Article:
Spy Firm Videos Show How to Hack WiFi, Skype and Email

           

What better way to sell your wares than to produce a marketing video showing exactly how your product works? Even if that product is spyware, marketed to oppressive regimes.

WikiLeaks, as part of its Spy Files trove of documents, released on Thursday a series of videos from Gamma International, a UK-based firm that markets the Finfisher spyware. The video shows how the company’s product can be used to sniff WiFi networks from a hotel lobby, hack computers and cell phones, or intercept Skype communications and siphon encryption passwords.

Additionally, Gamma, which was found to have marketed its tools to Hosni Mubarak’s regime before Egyptian protestors toppled him, asserts in one of its videos that it has the ability to send a “fake iTunes update” to targets to infect their computers with the company’s surveillance software – though Apple has reportedly fixed the bug it exploited.

Four Romanians Indicted for Hacking Subway, Other Retailers

Four Romanian nationals have been charged with hacking card-processing systems at more than 150 Subway restaurants and 50 other unnamed retailers, according to an indictment unsealed Thursday.

The hackers compromised the credit-card data of more than 80,000 customers and used the data to make millions of dollars of unauthorized purchases, according to the indictment (.pdf).

From 2008 until May 2011, the hackers allegedly hacked into more than 200 point-of-sale (POS) systems in order to install a keystroke logger and other sniffing software that would steal customer credit, debit and gift-card numbers. They also placed backdoors on the systems to provide ongoing access.

The hackers allegedly scanned the internet to identify vulnerable POS systems with certain remote desktop software applications installed on them, and then used the applications to log into the targeted POS system, either by guessing the passwords or using password-cracking software programs.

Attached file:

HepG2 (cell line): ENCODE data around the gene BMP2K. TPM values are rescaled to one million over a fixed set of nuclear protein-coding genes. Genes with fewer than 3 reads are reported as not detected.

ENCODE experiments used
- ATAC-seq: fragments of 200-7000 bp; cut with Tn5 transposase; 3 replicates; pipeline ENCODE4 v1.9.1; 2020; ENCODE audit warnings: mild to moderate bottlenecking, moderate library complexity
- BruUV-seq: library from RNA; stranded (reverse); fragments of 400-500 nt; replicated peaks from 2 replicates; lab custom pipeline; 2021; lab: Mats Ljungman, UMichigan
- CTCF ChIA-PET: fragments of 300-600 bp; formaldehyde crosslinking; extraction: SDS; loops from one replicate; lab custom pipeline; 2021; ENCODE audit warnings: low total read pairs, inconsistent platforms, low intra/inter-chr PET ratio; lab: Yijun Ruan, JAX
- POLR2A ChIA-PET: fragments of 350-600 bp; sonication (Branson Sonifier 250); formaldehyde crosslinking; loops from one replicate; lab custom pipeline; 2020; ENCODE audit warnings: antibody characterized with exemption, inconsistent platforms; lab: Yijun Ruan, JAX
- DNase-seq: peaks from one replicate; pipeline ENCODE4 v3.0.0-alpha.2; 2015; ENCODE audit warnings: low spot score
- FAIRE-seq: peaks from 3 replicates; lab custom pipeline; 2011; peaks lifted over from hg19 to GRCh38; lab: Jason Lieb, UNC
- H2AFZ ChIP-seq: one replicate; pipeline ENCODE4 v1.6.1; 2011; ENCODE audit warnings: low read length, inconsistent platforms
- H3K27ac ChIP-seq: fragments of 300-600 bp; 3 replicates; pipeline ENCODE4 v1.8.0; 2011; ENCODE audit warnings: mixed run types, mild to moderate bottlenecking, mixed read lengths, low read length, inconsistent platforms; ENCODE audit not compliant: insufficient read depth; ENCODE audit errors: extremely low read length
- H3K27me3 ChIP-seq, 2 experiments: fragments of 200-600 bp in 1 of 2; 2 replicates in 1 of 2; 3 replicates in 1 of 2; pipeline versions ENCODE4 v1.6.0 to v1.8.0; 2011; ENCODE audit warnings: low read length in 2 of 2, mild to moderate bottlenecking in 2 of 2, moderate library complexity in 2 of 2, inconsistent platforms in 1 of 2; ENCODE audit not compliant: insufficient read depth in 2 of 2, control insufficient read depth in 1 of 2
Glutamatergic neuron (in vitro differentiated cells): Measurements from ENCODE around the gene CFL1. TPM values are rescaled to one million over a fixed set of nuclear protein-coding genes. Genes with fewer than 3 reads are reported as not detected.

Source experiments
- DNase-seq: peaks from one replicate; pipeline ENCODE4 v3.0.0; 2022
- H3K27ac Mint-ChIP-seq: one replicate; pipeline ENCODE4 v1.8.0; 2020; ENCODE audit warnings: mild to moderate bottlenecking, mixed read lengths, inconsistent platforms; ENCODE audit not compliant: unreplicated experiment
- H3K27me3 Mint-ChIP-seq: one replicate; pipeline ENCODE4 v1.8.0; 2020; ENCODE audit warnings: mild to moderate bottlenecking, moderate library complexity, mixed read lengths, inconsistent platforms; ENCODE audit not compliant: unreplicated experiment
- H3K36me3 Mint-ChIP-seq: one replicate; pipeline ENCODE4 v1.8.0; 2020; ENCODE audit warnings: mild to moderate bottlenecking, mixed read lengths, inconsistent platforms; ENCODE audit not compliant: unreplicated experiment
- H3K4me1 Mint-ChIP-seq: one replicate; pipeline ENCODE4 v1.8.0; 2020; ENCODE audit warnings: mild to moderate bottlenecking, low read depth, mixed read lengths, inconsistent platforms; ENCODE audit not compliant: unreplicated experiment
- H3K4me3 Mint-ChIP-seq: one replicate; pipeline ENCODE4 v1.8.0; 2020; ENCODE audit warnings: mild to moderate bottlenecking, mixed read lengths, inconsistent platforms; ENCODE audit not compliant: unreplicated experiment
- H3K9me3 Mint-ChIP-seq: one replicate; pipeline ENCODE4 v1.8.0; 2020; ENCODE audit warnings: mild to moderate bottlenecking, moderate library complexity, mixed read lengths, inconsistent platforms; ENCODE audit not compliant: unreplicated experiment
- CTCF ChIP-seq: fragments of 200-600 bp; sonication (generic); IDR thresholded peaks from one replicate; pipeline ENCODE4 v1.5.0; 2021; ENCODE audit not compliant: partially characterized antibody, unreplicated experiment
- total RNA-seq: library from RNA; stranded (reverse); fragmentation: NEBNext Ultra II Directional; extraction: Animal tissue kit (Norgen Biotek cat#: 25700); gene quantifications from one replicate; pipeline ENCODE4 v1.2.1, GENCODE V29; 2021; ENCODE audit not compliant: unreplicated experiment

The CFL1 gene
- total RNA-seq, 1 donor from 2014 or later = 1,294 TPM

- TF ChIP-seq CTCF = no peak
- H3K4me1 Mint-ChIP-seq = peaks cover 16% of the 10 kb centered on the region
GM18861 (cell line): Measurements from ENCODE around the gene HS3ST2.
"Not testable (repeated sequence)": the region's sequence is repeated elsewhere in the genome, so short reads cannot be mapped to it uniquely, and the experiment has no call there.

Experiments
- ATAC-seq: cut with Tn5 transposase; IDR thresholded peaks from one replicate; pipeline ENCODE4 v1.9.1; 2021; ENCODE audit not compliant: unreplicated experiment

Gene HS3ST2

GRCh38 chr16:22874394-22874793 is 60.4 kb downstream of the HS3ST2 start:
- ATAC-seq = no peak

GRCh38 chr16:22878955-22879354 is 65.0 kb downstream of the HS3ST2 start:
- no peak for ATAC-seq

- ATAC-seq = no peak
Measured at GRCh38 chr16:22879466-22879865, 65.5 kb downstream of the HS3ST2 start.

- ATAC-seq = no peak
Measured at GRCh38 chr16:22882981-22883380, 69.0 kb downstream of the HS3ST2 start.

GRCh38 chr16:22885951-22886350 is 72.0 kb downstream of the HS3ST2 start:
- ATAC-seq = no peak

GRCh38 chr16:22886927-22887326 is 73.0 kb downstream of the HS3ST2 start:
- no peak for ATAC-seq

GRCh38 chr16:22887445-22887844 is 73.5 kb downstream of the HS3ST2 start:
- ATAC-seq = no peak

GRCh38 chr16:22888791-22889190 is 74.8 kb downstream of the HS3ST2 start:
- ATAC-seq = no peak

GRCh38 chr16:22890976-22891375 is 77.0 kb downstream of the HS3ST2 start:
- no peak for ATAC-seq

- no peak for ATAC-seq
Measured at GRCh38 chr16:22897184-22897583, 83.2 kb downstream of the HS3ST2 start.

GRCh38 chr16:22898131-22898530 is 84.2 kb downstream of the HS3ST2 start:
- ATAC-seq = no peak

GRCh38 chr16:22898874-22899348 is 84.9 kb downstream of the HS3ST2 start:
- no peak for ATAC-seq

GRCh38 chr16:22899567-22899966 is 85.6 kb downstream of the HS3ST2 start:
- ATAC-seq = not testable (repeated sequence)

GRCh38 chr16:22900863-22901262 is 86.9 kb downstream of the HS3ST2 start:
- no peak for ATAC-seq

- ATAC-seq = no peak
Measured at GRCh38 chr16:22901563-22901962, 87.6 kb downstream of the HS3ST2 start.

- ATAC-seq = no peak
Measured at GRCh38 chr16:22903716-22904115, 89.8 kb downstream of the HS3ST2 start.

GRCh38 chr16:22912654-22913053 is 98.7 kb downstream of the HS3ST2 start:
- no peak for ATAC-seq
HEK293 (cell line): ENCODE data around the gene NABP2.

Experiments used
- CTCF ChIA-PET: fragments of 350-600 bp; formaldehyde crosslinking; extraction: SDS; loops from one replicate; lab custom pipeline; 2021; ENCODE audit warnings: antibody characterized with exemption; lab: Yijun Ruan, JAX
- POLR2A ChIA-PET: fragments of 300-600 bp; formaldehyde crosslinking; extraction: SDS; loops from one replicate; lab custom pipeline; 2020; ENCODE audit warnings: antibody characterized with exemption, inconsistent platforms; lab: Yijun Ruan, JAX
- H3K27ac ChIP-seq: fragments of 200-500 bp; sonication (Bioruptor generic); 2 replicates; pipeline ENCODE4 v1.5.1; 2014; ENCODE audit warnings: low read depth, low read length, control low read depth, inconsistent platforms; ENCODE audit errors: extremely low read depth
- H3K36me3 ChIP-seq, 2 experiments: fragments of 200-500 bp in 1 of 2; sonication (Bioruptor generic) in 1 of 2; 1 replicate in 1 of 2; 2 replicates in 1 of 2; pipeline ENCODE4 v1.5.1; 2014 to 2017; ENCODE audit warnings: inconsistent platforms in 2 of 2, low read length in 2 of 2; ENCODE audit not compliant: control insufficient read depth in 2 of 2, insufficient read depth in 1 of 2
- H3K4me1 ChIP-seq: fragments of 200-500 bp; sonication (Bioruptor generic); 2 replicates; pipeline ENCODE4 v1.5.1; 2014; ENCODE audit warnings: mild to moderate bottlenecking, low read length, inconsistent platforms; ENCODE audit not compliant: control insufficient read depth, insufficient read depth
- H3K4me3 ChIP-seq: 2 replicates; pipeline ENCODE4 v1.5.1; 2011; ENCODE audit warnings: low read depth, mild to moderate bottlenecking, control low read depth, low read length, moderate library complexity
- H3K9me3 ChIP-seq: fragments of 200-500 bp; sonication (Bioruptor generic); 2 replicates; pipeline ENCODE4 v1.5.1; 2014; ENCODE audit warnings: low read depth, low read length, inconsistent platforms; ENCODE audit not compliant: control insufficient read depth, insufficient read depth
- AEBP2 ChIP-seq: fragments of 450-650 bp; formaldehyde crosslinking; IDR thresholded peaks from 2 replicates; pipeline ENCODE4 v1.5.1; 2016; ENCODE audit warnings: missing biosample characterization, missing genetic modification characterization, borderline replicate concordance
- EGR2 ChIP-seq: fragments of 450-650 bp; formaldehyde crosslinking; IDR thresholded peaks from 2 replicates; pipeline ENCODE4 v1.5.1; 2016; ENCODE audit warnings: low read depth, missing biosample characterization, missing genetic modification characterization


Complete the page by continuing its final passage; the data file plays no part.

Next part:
POS systems generally consist of a card scanner at a checkout register where customers scan their cards and type in a PIN or provide a signature, as well as a computer system for transferring the data to a card processor for verification and approval.

The indictment doesn’t identify the POS system used by Subway, but the sandwich chain announced in January 2009 that it was deploying the Torex Quick Service POS in all of its 30,000 restaurants.

Adrian-Tiberiu Oprea, 27, Iulian Dolan, 27, Cezar Iulian Butu, 26, and Florin Radu, 23, were charged in the District of New Hampshire with four counts, including conspiracy to commit computer fraud, wire fraud and access device fraud. The indictment refers to two unindicted co-conspirators who used the online nicknames “tonymontanamiami” and “marcos_grande69.”

Oprea was arrested last week in Romania and is in custody there. Dolan and Butu were arrested upon entering the U.S. last August. Radu remains at large.

The indictment doesn’t name the other victims outside of Subway or the remote desktop software application the hackers targeted, but the case shares similarities to what occurred to seven U.S. restaurants who sued the maker of a POS in 2009 for failing to secure the product from a Romanian hacker who breached their systems.